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Star agent Scott Boras blasts MLB for cutting down MLB Draft

Orlando Ramirez-USA TODAY Sports

As MLB continues to look for ways to grow the game and attract more fans to watch and play baseball, the league’s decision to shorten the 2020 MLB Draft might just do the opposite.

Superstar agent Scott Boras, who helped his top free-agent clients land more than $1 billion in contracts this offseason, is coming after MLB following the league’s decision to shorten the 2020 MLB Amateur Draft from 40 to five rounds.

MLB made the decision as part of a cost-saving measure for team owners amid the COVID-19 pandemic. Under the one-year policy, the draft will be just five rounds this year with organizations allowed to sign an unlimited number of players for no more than $20,000.

The one-year policy will reduce the number of players drafted from 1,200 to 150 this year with bonuses significantly limited. As part of an agreement MLB reached with players, teams can defer a majority of the payments to top picks into future years and the new rules will save each club millions this season.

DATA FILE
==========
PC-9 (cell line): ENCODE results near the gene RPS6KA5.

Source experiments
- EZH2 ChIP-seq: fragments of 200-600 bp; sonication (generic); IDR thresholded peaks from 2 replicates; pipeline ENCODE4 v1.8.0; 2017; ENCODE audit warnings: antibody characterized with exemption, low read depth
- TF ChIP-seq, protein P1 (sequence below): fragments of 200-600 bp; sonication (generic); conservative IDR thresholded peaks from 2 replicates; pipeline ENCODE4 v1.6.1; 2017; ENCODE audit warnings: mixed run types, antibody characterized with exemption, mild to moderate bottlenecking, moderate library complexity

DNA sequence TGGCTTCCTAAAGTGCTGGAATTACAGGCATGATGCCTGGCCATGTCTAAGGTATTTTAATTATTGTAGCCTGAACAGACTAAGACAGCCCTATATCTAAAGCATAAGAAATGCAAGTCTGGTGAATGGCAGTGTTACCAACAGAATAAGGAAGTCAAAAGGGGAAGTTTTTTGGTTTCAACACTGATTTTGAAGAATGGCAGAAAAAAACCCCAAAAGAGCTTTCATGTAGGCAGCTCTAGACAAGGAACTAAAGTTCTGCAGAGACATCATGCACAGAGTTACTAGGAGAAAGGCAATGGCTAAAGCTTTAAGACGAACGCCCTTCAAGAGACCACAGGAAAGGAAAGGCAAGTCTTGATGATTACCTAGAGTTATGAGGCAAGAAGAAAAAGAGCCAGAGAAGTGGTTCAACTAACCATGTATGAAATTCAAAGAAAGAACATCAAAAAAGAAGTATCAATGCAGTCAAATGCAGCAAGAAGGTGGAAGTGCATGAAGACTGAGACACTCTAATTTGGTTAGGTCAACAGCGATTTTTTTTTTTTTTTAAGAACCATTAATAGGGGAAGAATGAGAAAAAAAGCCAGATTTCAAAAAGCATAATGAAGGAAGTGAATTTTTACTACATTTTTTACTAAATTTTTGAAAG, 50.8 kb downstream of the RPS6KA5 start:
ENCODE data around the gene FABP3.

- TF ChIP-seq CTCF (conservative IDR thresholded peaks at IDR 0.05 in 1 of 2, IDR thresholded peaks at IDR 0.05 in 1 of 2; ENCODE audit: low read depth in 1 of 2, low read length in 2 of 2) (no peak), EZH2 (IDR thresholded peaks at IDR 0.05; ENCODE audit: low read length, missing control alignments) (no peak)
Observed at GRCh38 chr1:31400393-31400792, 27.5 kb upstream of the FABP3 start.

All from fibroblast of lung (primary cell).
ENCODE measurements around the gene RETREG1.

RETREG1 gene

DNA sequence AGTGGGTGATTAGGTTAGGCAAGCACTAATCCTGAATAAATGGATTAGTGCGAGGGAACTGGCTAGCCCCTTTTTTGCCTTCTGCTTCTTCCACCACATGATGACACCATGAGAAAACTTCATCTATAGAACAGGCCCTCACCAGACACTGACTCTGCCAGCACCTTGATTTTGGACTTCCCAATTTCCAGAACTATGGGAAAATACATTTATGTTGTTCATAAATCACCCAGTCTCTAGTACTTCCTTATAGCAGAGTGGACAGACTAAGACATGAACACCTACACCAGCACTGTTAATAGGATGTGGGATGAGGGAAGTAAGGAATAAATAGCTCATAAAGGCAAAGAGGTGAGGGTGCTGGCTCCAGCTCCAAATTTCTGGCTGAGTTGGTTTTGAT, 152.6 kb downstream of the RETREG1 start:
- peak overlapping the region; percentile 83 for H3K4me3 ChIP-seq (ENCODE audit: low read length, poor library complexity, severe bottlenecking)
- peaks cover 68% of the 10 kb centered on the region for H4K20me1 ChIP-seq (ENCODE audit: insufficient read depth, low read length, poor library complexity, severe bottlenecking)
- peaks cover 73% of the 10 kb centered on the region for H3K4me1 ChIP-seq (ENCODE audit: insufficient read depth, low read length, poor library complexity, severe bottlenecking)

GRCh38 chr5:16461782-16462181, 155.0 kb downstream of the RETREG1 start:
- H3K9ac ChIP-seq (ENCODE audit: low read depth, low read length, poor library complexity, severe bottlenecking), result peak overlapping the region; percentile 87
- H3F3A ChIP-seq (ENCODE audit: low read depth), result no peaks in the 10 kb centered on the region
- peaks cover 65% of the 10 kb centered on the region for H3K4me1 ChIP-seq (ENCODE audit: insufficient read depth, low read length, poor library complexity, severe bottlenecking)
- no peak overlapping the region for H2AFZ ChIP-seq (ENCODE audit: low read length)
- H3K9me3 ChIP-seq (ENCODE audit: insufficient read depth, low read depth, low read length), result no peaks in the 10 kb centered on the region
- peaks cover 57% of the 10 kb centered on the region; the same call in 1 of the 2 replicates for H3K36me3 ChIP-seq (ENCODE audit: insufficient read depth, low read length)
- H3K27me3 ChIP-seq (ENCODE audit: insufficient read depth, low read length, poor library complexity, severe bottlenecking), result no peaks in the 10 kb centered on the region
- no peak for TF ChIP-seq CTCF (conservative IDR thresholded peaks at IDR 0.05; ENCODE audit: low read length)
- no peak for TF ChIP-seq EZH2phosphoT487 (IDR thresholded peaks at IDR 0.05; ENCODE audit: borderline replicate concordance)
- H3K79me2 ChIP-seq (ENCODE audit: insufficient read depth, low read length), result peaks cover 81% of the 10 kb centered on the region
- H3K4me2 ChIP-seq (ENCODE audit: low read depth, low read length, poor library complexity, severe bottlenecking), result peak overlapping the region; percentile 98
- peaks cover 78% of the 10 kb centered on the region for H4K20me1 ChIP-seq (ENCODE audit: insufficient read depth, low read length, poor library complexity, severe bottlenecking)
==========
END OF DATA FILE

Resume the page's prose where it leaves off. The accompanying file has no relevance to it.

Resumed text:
“We probably should have bought a billboard that said, ‘Go play other sports after Little League,” Scott Boras said, via The Athletic. “Goodbye.’”

MLB owners have been pushing for years to cut down the size of the MLB Amateur Draft significantly and they are currently working to reduce the size of MiLB. By shortening this year’s draft, a move that likely sets a precedent for future years, owners are getting what they hoped for.

As noted by Baseball America’s JJ Cooper, many around the league believe this will carry lasting implications for MLB. Undrafted players that don’t have significant financial support will likely be unable to live on the $20,000 for a year and will need to work full-time jobs. As a result, those young players will not be able to train as much as they need to in the offseason, which they normally could do in previous years when they’d sign for $100K-plus.

Due to the new policy, baseball could be losing a significant number of players that it usually would have in the system. It will ultimately hurt the sport this year with every team likely to lose significant depth and it could rob fans of future stars of the game.

Boras might have a reputation for going over the top at times, but his feelings are likely shared by many around the game. If making baseball more accessible to fans and more attractive to athletes was MLB’s goal, this decision goes entirely against that.